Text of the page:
Daniel Bailey is also the author of THE DRUNK SONNETS (Magic Helicopter Press, 2009). This is his blog: http://prayerhelmet.blogspot.com/
BG: Where did these poems come from?
DB: They came from a lot of time spent trying to make my head buzz from just words alone. In terms of geography, some of the poems were written while living in Muncie, Indiana. Others in Colorado. They were all written from 2008 to (the very beginning of) 2011.
Some were originally in the bearcreekfeed ebook east central indiana. For those poems my goal was to write love poems about meth, an entire book of them. I wrote maybe two, but then I wrote some other love poems from inside a maze of corn fields. A maze of maize, I suppose. They're midwestern love songs and desperation songs. The title poem came from an earnest attempt to conjure a giant space wolf to come down and destroy humanity, but I ended up talking myself out of that by the end of the poem, I guess. Other poems just came in ways that poems come. It's like one day you're walking down the block after getting a super big gulp and the next minute you're running home because you've got this art shit in your head that you have to get out.
BG: It's interesting that you make distinctions geographically. In your mind / heart / nutsack, what is the difference between an Indiana poem and a Colorado poem?
DB: I don't know how strong the distinction is. The poems that I was writing in Indiana felt overwhelmed by the flatness of the land, the steady grey of the sky for half the year, and the way that the landscape is mostly fields that are without crops for most of the year. Psychologically, it's always felt pretty powerful and like it might define how the people in Indiana view themselves, myself included. Whereas when I moved to Colorado, it was like I was freed from that geography, even though the geography of Colorado is much more dramatic. Colorado's entire east half is flat. It has farmland and slaughterhouses. The western half is the rockies. I've been living near the front range, sort of the in-between of these two zones. No one goes east though, except maybe to go to the airport. I don't know how much Colorado has affected anything. I just know that the amount of sun here has made my head less gloomy.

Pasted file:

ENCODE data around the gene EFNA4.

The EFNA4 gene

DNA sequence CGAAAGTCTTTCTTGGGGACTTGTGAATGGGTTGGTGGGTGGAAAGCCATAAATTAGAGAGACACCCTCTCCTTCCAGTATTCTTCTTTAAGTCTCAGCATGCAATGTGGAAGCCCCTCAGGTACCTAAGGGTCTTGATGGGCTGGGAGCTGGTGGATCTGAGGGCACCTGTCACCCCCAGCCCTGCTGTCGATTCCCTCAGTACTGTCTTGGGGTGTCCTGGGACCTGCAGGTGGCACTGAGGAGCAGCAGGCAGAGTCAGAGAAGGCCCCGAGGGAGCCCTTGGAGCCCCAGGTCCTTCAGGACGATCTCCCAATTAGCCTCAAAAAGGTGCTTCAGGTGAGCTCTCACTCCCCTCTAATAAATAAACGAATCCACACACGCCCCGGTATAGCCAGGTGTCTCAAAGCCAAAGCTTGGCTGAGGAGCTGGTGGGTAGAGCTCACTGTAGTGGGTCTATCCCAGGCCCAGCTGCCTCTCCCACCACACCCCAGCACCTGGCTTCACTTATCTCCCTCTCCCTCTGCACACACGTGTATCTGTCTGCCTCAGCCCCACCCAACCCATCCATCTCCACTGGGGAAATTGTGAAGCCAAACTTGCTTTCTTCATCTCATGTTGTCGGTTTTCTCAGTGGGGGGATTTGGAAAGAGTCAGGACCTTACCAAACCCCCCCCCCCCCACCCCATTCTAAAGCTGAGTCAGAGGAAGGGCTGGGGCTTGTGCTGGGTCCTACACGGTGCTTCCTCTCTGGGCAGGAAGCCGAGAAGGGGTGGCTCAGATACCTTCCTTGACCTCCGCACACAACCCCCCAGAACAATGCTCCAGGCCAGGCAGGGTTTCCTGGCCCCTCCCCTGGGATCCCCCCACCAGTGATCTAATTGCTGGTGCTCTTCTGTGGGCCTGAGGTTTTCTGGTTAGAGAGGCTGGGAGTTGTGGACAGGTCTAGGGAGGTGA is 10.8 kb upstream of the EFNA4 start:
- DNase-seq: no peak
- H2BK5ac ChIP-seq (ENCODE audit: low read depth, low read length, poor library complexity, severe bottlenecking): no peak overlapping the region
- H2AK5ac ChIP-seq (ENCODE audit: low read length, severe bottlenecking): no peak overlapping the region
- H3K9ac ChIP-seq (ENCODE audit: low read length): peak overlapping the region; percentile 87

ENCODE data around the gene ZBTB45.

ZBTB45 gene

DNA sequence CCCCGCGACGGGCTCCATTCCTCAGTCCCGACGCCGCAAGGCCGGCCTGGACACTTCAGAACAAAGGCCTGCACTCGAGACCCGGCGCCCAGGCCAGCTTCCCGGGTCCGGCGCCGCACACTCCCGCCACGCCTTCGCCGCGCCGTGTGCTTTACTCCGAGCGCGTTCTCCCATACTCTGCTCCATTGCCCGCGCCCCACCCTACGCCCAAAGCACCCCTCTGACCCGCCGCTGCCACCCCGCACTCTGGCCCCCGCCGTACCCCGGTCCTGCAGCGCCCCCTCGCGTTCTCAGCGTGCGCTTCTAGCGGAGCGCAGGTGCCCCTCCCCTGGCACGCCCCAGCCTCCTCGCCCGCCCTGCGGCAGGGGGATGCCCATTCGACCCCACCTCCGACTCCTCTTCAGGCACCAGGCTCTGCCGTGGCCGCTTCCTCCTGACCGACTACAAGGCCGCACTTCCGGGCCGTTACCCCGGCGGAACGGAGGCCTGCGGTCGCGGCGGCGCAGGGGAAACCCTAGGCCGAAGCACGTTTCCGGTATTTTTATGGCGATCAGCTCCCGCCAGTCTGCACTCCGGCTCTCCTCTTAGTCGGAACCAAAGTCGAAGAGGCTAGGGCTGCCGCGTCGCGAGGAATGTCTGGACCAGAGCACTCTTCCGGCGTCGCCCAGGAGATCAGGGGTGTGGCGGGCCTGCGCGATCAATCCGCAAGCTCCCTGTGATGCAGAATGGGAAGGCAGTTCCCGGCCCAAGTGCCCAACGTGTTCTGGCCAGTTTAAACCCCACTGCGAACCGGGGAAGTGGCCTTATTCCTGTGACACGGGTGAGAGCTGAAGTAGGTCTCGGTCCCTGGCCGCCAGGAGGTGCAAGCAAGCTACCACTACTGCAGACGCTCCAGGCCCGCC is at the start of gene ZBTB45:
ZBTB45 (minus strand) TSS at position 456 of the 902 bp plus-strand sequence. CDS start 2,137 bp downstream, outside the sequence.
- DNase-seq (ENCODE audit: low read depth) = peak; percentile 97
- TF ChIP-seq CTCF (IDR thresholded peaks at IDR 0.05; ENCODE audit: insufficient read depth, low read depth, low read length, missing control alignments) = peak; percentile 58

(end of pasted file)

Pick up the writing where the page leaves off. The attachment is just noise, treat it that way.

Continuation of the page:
Though, I still think that the poems written in Colorado can't really escape the Midwestern whatever of the Indiana poems. It's something that will always exist forever, I think. I guess, it comes down to not feeling like I have to figure out my home. I can focus on bigger things or smaller things.
I don't know how important any of this actually is.
BG: You're understanding of God, at least as made manifest through your poetry, seems almost puritanical, Old Testament at the very least. Where does this come from? I have a similar obsession, although it rarely finds its way into my fiction. Mine stems from a childhood crammed full of Bible School, Sunday school, AWANA, baptism, lots of Bible reading, praying, studying, meditating. Did you do much of that growing up? What is your relationship with God like right now?
DB: I was raised going to church every Sunday. I believed until around the age of 20 that I was going to hell, that there was some kind of loophole or some asterisk next to my soul that would keep me from being saved. Eventually, I was able to get rid of that feeling. That's such a pointless feeling to have. The more weeks I went without going to church, the less I thought about how damned I am. I realized, too, how impressionable children are, how easy it is to believe.
I mostly went to Methodist churches, which are more liberal and accepting, but there's such a strange and exciting thing to the absolute and exclusionary views of the Puritans, especially since for so long I viewed myself as one of those who would not be saved. It made faith and spirituality more than just a struggle to me. It was something to fight against. Poetry became my way of attempting to put out the fire and grind the brimstone to dust. It's turned into my way of demolishing my old systems of belief and creating new ones or letting everything happen at once in a way that no one can deny the beauty of. Ok. Maybe the beauty can be denied, but whatever. That's ok. No beauty is undeniable.